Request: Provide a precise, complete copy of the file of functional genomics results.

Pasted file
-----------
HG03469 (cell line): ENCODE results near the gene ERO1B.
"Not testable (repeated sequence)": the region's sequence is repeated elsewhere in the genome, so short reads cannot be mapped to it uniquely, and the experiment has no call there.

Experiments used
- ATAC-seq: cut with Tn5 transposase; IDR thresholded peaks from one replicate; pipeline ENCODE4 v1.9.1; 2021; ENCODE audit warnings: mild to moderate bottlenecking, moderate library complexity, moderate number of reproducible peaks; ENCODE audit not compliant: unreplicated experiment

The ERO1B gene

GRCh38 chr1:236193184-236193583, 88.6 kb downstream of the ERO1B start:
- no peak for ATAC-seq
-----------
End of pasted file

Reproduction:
HG03469 (cell line): ENCODE results near the gene ERO1B.
"Not testable (repeated sequence)": the region's sequence is repeated elsewhere in the genome, so short reads cannot be mapped to it uniquely, and the experiment has no call there.

Experiments used
- ATAC-seq: cut with Tn5 transposase; IDR thresholded peaks from one replicate; pipeline ENCODE4 v1.9.1; 2021; ENCODE audit warnings: mild to moderate bottlenecking, moderate library complexity, moderate number of reproducible peaks; ENCODE audit not compliant: unreplicated experiment

The ERO1B gene

GRCh38 chr1:236193184-236193583, 88.6 kb downstream of the ERO1B start:
- no peak for ATAC-seq